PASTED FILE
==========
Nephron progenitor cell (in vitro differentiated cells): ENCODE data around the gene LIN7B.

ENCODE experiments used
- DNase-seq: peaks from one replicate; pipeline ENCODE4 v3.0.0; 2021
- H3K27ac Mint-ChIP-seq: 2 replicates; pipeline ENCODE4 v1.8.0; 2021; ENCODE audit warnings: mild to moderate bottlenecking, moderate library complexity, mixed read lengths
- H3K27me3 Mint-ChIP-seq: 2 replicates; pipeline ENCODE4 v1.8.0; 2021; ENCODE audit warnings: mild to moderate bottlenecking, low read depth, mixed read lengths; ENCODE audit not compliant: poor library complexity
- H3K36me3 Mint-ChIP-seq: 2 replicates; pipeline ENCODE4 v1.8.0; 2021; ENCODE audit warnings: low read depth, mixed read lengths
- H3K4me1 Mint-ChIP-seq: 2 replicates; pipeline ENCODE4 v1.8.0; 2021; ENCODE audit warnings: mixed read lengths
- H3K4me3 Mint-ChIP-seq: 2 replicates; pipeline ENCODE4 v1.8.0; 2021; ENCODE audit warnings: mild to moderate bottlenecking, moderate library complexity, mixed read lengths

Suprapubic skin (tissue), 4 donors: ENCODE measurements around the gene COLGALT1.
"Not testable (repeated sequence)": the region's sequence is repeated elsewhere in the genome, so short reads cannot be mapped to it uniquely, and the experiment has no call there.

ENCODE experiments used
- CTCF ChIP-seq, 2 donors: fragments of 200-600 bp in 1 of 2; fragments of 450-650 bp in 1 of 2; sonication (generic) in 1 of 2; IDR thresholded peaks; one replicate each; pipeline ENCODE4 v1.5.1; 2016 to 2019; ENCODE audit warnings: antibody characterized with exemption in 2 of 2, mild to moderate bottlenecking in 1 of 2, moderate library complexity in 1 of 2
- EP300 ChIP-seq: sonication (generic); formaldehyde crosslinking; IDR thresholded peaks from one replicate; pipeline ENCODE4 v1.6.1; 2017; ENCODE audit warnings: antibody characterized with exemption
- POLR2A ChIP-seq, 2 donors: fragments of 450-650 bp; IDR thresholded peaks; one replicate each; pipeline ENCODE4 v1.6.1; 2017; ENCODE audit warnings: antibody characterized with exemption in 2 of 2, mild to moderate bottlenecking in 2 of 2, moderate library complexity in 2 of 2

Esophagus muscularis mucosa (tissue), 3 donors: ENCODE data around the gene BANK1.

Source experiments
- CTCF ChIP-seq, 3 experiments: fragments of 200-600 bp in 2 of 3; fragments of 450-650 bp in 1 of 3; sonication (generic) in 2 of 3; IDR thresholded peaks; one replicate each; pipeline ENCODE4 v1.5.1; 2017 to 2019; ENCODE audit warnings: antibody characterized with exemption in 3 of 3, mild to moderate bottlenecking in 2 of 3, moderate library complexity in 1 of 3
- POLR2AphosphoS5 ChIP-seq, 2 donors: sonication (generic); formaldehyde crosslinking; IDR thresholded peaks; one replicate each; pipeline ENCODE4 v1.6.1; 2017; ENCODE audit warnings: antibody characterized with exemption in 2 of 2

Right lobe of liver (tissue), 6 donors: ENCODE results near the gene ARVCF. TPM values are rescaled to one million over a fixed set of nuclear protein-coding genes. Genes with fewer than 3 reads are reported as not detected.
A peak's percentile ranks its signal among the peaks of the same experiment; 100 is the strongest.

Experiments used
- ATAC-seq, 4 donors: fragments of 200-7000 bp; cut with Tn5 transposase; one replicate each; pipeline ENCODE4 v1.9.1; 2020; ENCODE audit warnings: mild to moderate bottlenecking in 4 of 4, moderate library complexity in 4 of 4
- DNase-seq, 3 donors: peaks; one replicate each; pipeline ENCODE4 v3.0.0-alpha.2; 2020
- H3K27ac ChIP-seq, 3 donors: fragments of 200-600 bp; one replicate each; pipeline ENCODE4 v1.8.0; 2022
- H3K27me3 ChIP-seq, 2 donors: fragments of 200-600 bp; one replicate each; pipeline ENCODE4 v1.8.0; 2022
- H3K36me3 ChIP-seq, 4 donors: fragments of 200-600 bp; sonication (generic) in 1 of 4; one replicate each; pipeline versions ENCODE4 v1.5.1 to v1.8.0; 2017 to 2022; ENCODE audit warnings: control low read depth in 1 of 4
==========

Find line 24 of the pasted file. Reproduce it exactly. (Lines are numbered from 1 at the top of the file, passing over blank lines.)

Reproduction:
- H3K27ac ChIP-seq, 3 donors: fragments of 200-600 bp; one replicate each; pipeline ENCODE4 v1.8.0; 2022